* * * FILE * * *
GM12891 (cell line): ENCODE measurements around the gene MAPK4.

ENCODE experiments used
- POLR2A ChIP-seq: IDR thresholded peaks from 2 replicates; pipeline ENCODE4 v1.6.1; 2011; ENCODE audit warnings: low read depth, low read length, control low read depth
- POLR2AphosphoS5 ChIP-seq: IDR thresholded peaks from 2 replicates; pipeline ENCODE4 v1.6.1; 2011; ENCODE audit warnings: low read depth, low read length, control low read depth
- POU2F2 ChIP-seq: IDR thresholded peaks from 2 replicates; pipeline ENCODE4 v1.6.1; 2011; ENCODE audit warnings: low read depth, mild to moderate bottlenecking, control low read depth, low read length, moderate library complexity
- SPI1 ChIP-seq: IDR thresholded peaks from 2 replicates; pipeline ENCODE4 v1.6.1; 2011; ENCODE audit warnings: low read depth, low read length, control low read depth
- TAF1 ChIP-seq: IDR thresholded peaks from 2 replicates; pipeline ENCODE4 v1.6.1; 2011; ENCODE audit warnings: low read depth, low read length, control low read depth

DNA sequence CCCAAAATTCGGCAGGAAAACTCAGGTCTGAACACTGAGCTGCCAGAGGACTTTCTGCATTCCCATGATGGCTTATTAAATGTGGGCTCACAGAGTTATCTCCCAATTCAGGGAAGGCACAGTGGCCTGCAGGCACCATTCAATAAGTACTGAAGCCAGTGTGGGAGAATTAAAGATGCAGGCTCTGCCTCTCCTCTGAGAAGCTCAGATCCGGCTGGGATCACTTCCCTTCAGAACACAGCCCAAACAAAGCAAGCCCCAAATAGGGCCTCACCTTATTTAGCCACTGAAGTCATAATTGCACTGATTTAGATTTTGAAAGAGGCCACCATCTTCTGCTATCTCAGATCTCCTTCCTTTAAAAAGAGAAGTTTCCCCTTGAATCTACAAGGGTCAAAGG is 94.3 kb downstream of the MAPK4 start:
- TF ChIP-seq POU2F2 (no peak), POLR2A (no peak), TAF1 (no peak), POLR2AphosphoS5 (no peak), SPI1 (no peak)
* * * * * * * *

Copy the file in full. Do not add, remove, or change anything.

GM12891 (cell line): ENCODE measurements around the gene MAPK4.

ENCODE experiments used
- POLR2A ChIP-seq: IDR thresholded peaks from 2 replicates; pipeline ENCODE4 v1.6.1; 2011; ENCODE audit warnings: low read depth, low read length, control low read depth
- POLR2AphosphoS5 ChIP-seq: IDR thresholded peaks from 2 replicates; pipeline ENCODE4 v1.6.1; 2011; ENCODE audit warnings: low read depth, low read length, control low read depth
- POU2F2 ChIP-seq: IDR thresholded peaks from 2 replicates; pipeline ENCODE4 v1.6.1; 2011; ENCODE audit warnings: low read depth, mild to moderate bottlenecking, control low read depth, low read length, moderate library complexity
- SPI1 ChIP-seq: IDR thresholded peaks from 2 replicates; pipeline ENCODE4 v1.6.1; 2011; ENCODE audit warnings: low read depth, low read length, control low read depth
- TAF1 ChIP-seq: IDR thresholded peaks from 2 replicates; pipeline ENCODE4 v1.6.1; 2011; ENCODE audit warnings: low read depth, low read length, control low read depth

DNA sequence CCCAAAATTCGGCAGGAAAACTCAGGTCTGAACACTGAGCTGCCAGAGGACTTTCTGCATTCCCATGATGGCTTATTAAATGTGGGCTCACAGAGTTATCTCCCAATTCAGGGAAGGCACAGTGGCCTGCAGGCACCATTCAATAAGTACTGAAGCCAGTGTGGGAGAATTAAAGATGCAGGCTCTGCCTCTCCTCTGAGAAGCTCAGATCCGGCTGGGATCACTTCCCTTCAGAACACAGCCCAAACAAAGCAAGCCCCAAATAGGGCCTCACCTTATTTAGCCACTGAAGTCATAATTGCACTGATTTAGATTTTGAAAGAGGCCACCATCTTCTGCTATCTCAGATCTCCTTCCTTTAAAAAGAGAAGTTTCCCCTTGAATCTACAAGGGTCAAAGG is 94.3 kb downstream of the MAPK4 start:
- TF ChIP-seq POU2F2 (no peak), POLR2A (no peak), TAF1 (no peak), POLR2AphosphoS5 (no peak), SPI1 (no peak)